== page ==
Al took this opportunity to talk shop with his fellow Sea Ray enthusiasts “I got to meet a lot of boaters that I haven’t met before. You generally tend to hang out with your own yacht club, and the nice thing about MarineMax is that the customer base is from all over, so I met a lot of nice people.”

Jim agreed wholeheartedly and noted the diverse, yet familial feel of the entire group. “Everyone was very unique and the people we met were anywhere from mid 30s to mid 60s,” Jim said. “But boaters are a common breed of people because everybody already has something in common – age isn’t really a discriminating factor.”

Any successful vacation requires a delicate balance of coordinated activities and leisurely downtime to schmooze, nap or explore. Jim Filipids, owner of a 340 Sundancer, raved about the coordination all the events, but his wife Robin appreciated the relaxed ambiance that permeated the entire trip: “I liked when we were able to sit on the pier and just informally get to know each other.”

Saturday was Robin’s kind of day. The lax itinerary was ideal for sleeping in, chatting with dock neighbors and casually discovering all of the little nuances and nooks of St Michaels. Some even used their free time to venture a mile north to the Chesapeake Bay Maritime Museum, where they learned about the region’s rich cultural history.

Many used this downtime to shop at a host of local stores offering seasonal tchotchkes, memorabilia and swimwear. In cozy proximity to these charming coastal shops, a sea-side restaurant succinctly announces the historic town’s culinary fortes on painted wooden signs suspended slightly below the building’s blue tin roof: “Oysters. Clams. Fish. Shrimp. Scallops.” All sound tempting, but one crucial item is missing from this list: crab.

But MarineMax was already on top of it. On Saturday night the group gathered compactly onto a water taxi, which shuttled everyone from the marina to the Crab Claw, an authentic crab shack that looks like a hybrid between a bucolic red barn and a boathouse. This is a beloved local haunt, and once inside, the MarineMax cadre bounded claws-first into steamed crabs and fried chicken.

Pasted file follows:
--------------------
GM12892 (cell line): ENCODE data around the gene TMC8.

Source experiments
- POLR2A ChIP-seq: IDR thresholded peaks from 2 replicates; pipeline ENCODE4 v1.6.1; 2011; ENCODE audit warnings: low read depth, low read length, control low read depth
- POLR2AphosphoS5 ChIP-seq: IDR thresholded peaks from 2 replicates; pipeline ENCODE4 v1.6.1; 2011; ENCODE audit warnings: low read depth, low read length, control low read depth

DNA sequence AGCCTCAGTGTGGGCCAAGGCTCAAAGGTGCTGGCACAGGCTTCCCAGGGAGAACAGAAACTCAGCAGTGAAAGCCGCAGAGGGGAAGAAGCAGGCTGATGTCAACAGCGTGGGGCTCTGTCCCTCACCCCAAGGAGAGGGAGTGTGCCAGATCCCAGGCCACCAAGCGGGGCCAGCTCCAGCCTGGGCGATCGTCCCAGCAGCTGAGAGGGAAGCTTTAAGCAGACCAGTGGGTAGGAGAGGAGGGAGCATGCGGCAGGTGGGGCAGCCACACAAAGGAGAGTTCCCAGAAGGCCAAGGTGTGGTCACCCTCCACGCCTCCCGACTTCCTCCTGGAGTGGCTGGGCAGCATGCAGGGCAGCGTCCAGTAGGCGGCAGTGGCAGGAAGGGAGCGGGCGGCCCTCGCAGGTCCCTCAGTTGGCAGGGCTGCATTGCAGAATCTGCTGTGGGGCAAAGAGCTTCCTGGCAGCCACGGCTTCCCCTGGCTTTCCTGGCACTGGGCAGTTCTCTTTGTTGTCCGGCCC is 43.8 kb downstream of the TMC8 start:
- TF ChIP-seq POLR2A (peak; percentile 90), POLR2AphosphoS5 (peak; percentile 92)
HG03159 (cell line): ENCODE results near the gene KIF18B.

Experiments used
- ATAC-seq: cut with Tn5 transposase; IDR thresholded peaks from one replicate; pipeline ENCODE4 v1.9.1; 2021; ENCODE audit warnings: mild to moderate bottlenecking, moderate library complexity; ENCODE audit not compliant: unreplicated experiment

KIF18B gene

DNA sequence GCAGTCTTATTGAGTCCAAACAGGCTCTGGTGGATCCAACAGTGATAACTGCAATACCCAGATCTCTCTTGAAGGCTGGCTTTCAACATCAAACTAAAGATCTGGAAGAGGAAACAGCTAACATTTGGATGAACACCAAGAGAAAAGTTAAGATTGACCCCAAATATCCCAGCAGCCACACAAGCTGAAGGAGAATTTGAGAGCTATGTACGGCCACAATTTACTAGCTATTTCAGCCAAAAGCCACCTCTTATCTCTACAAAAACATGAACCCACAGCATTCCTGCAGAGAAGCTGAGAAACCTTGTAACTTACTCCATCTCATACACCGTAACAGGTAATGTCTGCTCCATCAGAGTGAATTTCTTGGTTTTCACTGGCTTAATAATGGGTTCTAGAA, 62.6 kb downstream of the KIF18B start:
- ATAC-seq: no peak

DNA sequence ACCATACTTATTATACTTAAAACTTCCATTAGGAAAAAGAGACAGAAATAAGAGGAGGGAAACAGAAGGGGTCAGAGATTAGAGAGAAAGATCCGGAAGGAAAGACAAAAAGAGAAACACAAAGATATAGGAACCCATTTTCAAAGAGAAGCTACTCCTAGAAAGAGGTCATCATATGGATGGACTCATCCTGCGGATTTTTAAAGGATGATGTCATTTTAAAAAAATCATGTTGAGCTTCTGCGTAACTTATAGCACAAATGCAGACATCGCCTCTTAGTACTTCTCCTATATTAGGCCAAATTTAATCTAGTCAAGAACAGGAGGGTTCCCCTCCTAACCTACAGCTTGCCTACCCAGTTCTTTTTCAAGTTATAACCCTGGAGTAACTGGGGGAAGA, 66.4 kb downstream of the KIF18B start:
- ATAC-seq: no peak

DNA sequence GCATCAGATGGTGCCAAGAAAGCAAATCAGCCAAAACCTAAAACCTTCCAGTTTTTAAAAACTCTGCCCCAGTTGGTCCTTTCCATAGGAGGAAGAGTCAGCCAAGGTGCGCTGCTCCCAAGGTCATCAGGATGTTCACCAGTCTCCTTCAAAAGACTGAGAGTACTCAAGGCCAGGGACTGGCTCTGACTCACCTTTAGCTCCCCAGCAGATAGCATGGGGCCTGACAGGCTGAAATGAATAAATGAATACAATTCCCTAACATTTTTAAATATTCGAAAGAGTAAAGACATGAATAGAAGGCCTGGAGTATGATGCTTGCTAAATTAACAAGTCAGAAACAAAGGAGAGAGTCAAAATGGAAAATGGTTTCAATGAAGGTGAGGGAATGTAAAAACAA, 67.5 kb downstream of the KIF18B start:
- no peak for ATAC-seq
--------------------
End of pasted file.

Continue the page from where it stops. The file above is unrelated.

“Crab is a big thing in Maryland,” explained Jay Vogel, the proud owner of a 15-year-old 330 Sundancer, “and the Crab Claw is always hopping at Maryland steamed crab. Its delicious stuff.”

Jim, a restaurant owner himself, did not hide his admiration for the execution of the dinner. “My wife enjoyed all the social parts of the trip, but for me, I liked the food,” he said with a laugh.

The next morning, each Sea Ray departed at its own clip. Though some lingered, a few football fans headed back early to catch the future Super Bowl champs play their second game of the season. All the slips were empty by day’s end, but what remained were a shared collection of indelible memories and the certainty that all would return to the enchanting coastal town soon. “It was one of the best boating experiences I have ever had,” said Jim. “Prior to leaving St Michaels I told MarineMax, ‘put us down for next year – I’m in.’”